On a Mac with dual switchable graphics (iGPU and dGPU) the general setup is as follows:
Boot uses usually dGPU with limited, basic capabilities since the drivers aren't loaded yet. Once the GUI arrives the drivers for both iGPU and dGPU are available, full acceleration for both is available and the power management kicks in.
For graphics performance and power management Apple deems fit a rather simplistic scheme:
The default checkbox you see without gfxCardStatus means:
iGPU is used as default but anything requesting "real graphics power" leads to switching to the dGPU. Depending on the version of the operating system or the application this request could be quite arbitrary (e.g. just a simple Java stub with demanding graphics or a badly written app).
Influencing these settings leads to the following options:
So, in effect, yes, "Higher Performance" is the same as unchecking the checkbox in the first screen, that is, to force the dGPU.
Only using hacks – like gfxCardStatus – it is possible to get into the state of forcing more iGPU and better battery life (compared to – sometimes badly working – "Automatic Switching"). All the configs Apple seems to offer are more graphics power: force more dGPU and therefore force worse battery life.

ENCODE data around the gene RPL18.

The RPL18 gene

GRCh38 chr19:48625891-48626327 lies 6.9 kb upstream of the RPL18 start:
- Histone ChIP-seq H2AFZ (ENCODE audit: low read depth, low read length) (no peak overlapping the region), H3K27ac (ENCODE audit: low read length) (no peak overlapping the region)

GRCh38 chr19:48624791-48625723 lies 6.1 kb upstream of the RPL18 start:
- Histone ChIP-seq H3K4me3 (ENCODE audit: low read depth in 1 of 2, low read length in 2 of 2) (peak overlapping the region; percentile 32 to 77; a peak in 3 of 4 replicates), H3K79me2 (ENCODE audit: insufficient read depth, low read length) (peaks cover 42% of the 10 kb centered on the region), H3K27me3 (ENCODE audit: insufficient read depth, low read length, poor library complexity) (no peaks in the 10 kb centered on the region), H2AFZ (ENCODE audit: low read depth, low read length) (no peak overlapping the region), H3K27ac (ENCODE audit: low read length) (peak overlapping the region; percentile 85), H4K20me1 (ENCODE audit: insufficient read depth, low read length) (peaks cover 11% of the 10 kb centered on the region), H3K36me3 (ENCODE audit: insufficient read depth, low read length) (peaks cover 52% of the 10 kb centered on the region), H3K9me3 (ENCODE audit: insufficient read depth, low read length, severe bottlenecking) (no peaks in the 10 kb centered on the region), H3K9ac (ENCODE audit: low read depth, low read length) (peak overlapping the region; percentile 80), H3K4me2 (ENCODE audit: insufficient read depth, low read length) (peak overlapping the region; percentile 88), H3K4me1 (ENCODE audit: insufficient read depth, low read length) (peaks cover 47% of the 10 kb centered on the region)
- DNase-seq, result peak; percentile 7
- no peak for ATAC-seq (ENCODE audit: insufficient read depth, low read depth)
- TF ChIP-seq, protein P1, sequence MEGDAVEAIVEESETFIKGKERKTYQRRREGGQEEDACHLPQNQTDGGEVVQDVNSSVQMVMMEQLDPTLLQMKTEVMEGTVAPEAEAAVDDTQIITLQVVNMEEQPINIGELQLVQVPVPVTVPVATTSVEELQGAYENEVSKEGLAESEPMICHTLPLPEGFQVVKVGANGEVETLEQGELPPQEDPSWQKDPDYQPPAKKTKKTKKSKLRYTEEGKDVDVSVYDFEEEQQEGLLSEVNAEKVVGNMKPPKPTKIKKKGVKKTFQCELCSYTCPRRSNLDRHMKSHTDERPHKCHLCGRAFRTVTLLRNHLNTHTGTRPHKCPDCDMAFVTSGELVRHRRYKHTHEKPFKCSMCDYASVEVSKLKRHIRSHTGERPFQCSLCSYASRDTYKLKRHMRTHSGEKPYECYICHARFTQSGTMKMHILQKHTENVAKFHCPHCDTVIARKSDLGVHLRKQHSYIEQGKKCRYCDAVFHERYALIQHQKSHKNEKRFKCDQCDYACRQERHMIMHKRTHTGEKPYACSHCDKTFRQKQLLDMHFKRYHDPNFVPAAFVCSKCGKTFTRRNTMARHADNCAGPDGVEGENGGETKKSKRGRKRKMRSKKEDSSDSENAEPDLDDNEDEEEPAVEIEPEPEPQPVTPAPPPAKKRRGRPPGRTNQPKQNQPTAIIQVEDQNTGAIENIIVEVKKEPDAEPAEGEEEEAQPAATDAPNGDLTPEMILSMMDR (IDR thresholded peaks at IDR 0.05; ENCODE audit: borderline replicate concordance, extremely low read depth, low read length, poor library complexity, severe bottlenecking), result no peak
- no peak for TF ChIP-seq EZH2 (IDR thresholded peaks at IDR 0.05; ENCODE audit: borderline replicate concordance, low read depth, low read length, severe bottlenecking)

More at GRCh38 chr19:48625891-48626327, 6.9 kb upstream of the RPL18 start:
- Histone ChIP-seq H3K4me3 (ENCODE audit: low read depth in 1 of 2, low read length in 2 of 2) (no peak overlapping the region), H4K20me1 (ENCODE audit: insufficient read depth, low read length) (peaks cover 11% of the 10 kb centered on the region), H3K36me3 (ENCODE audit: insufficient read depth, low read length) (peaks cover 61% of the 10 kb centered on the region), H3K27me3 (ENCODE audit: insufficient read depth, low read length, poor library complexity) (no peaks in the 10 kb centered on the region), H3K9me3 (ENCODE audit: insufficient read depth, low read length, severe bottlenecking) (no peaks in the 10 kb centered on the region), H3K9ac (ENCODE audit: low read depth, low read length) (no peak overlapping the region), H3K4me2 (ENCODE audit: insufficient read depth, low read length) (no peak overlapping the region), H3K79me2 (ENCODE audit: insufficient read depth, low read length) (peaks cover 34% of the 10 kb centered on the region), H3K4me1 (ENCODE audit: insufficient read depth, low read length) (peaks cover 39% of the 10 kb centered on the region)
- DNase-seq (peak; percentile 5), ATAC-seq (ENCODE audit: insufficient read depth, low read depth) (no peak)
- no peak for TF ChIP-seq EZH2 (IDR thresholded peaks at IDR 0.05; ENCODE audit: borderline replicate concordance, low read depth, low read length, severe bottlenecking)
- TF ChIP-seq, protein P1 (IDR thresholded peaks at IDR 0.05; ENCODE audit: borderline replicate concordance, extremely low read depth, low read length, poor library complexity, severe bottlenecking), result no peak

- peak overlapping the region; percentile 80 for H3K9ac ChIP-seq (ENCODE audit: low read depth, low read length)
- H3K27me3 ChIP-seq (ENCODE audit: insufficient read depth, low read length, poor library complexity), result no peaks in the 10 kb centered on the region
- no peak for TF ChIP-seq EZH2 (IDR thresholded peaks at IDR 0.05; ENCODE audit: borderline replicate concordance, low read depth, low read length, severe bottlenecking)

It might be possible with a hack or maybe even to cleanly force the appearance and availability of the choice you seek in SystemPreferences.
But for your alluded usage scenario gfxCardStatus is the best and cleanest option available. If your system is still usable.
Cody Krieger's original gfxCardStatus is no longer under active development fot some time now. It is not the only option:
A newer/forked version (its development also ceased now) would be Steve Show's forked gfxCardStatus.
Please note: these versions of gfxCardStatus are a fine example for wisely choosing which version to use. The versions available have different options, abilities. The newest version might not be the best choice for what you want to achieve.
A seemingly similar desire as yours, avoiding gfxCardSatus, led to the development of gpu-switch
So that option might be the part of this answer that comes closest to your question.
Finally some precognizing: the point "because my discrete GPU has some issues" might need a more detailed approach.
If it is the AMD RadeonGate dGPU for MacBook Pro 8,2, 2011, I'd suggest lobotomising the dGPU with software out of the system. A complete guide for that would be here: GPU Problem. Further pointers to mitigating hacks for the most common issues for badly designed and manufactured MacBook Pros in the past are listed also in the announcement of ceased development here: https://github.com/steveschow/gfxCardStatus